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higher upon the pinnacle of glory, happiness, and prosperity, than any Christian nation has ever yet attained to.

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shaking the creed of the people? You laugh at them because they believe in Transubstantiation. Suppose you teach them to reject it, are you sure that they will stop where you think it proper? Is there any ne plus ultra of incredulity where they will stand and pause? Is not a man's faith a dangerous thing to tamper with ? Touch one mystery, and the whole fabric of religion may crumble into dust.-- Protestant reformers ! have a care, lest you should go beyond your intents, and precipitate seven millions of the Irish people into infidelity. The shining heights of faith are contiguous to the dark and deep gulfs of incredulity, and a Roman Catholic passes into the Deist by a single step. Do you want to make a nation of philo

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sophers?"*

The Catholics, who are styled the enemies of education, oppressed and impoverished as they are, have at this moment 420,000 children under tuition, in schools established and supported by voluntary contribution ; and happy I am to say, that many liberal and humane Protestants have most handsomely seconded their exertions by grants of land, as well as of money it and, in return,

* For some account of the new reformation in Ireland, see APPENDIX, No. V., for extracts from Mr. Ensor's Letters, a writer who has strongly and faithfully depicted the folly and impiety of a system, of the workings of which, he has been himself a witness,

+ The Duke of Devonshire is a noble example of liberality in this respect, having lately, amongst a hundred other similar donations, given an acre of land and six hundred pounds, to erect a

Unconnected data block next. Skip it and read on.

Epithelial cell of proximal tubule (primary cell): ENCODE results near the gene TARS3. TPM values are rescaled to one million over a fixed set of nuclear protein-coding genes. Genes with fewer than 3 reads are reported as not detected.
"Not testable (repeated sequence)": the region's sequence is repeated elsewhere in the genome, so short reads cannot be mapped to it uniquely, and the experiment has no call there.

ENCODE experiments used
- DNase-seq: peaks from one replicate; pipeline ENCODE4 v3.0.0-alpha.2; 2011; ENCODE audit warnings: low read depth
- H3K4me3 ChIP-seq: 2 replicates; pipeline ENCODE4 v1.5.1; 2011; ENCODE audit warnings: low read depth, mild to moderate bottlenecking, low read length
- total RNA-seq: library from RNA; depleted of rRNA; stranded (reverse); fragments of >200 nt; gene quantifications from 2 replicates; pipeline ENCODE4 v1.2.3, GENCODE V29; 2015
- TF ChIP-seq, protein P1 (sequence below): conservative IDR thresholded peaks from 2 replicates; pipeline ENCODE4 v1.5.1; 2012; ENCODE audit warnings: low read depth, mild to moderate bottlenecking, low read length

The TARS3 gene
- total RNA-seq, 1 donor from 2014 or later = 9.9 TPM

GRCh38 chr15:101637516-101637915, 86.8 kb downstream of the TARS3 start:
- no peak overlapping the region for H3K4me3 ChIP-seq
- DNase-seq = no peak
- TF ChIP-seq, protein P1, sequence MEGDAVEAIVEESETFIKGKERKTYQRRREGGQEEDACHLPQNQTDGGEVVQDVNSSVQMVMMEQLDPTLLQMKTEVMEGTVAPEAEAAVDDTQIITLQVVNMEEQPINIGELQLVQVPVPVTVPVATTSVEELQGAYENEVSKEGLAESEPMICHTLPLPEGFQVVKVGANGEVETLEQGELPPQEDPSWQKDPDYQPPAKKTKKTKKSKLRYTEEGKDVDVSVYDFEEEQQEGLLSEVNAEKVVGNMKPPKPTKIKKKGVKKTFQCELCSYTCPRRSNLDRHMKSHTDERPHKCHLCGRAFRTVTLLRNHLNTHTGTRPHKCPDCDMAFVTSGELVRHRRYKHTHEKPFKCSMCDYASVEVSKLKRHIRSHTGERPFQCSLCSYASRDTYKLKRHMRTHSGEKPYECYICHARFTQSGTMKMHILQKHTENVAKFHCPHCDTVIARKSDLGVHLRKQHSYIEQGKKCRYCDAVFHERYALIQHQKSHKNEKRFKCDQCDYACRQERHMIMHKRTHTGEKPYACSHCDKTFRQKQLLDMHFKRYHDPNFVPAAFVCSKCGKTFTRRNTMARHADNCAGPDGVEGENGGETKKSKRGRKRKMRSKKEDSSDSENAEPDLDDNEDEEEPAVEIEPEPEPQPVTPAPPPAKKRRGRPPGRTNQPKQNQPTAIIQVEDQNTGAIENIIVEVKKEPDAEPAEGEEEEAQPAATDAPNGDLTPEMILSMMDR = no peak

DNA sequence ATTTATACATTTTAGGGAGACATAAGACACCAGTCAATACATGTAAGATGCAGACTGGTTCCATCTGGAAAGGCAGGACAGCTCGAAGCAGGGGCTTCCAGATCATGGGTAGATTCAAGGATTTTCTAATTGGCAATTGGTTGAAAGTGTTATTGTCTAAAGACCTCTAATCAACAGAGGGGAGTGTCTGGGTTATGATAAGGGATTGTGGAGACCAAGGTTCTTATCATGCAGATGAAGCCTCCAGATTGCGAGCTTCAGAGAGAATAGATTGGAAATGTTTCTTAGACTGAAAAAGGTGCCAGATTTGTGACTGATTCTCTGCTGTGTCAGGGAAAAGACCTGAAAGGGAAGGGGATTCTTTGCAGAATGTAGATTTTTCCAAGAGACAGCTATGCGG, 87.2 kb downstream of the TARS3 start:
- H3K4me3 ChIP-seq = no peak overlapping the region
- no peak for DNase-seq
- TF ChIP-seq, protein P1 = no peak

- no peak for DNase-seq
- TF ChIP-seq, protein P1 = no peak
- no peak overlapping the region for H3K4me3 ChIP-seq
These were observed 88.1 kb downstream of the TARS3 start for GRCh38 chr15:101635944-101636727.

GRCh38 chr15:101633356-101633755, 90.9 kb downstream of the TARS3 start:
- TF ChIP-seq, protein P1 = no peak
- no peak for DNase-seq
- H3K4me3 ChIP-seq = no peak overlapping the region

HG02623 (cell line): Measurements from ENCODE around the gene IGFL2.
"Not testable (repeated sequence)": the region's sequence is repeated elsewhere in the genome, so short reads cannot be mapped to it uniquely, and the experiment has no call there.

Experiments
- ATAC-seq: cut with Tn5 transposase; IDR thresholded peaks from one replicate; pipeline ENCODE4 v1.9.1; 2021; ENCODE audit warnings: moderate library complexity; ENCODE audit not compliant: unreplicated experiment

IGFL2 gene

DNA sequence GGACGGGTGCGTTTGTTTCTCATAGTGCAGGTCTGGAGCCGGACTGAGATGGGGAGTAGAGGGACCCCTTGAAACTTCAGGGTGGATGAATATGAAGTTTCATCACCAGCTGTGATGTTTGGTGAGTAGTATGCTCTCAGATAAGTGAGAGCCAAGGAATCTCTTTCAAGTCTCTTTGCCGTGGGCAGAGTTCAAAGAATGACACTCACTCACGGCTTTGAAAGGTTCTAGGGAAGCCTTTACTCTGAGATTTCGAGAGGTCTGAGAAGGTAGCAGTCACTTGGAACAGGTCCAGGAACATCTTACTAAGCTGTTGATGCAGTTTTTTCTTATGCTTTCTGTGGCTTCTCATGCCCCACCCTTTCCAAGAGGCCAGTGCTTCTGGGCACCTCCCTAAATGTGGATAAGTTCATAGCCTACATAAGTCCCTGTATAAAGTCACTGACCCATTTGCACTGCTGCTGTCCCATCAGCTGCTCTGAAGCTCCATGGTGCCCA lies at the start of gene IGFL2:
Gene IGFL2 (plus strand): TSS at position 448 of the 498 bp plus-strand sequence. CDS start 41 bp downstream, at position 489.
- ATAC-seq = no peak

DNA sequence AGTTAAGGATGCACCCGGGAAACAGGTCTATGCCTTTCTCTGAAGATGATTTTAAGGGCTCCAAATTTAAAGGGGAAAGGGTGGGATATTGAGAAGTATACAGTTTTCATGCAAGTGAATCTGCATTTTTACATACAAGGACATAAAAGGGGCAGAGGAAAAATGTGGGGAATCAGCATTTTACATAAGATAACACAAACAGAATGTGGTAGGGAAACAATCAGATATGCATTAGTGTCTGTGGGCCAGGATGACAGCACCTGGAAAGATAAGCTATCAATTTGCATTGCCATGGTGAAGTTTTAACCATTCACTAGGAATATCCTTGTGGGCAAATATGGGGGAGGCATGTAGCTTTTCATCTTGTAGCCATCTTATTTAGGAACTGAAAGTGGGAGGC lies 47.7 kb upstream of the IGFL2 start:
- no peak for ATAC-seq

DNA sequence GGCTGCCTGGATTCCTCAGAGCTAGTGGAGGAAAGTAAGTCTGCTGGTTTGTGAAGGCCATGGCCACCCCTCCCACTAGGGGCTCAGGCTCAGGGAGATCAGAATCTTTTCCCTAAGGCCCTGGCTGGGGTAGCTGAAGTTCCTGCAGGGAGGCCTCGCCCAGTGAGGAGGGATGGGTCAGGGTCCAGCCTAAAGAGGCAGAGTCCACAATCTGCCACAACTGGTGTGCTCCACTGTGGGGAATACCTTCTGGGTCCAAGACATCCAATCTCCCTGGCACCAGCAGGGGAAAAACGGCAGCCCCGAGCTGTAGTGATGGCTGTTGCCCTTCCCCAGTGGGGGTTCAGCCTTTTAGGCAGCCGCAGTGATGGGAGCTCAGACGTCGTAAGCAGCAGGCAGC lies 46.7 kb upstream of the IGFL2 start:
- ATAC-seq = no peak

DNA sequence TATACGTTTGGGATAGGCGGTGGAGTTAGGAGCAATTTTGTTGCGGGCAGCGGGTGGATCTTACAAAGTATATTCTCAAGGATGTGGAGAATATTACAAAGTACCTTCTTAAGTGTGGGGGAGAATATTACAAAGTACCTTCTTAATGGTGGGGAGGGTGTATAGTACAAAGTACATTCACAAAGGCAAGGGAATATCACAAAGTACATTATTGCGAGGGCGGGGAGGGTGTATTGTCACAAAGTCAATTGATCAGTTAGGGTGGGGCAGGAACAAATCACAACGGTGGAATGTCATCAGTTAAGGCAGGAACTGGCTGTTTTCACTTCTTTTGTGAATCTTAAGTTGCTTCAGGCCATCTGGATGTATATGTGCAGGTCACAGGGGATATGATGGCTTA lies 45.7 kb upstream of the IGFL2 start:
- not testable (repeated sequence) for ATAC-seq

God knows how far we are from such a situation at present! And amongst the numerous evils

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the children of Protestants are educated indiscriminately with Catholics, and this without any attempt at proselytism, the religious instruction being given separately. Many of these schools are supported by a religious order of lay brothers, not uncommon upon the continent, but lately introduced into Ireland by Dr. Doyle and other prelates. The sole intent of this society is the education of the poor; and those who are not engaged in teaching, maintain themselves by manual labour; yet all assistance from Government is refused them, while large sums are lavished upon places where, when a school-house is erected, no scholars can be found to occupy it.

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Extracts from the Catholic Journal.

PROGRESS OF LIBERALITY. The following letters will be read with unmixed satisfaction. The Rev. Mr. Nicholson, to whom these letters were addressed, is in London, collecting subscriptions for a Catholic Cathedral, and Free Catholic Schools, to be erected at Tuam: “MY DEAR SIR,

Mansfield-st., June 30, 1828. “I have had the pleasure of receiving your letter relaCatholic Chapel, at Dungarvon. Felix faustumque sit, tam donanti quam accipienti!

Lord Donoughmore has given £100, and a site for a new chapel, in the parish of Grange, near Clonmel.—The Hon. Robert Chaloner laid the first stone of a new chapel at Tomacork, county Wexford, and contributed £20 towards the building.--A new chapel is to be erected in the parish of Kilfeacle, county Tipperary, towards which Lord Llandaff has contributed £100.---The Hon. Robert King, M. P. for Roscommon, has subscribed five pounds towards the Roman Catholic Cathedral building at Tuam.

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that afflict us, there is none greater than the miserable condition of Ireland, which will, in part, be

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tive to your mission, for the purpose of collecting funds for the completion of your projected Cathedral at Tuam. I assure you that I am most anxious to promote it; and as the law compels the Catholics to pay for the erection of Protestant places of worship, I think that the least we Protestants ought to do, is to subscribe largely and wil. lingly towards the completion of Catholic churches. I must candidly own, that I regret that no portion out of the very large sums levied on the Catholic population of Ireland, is applied to building places of worship for that religious communion ; but as such is not the case, I again repeat that we ought to make it up out of our private purses.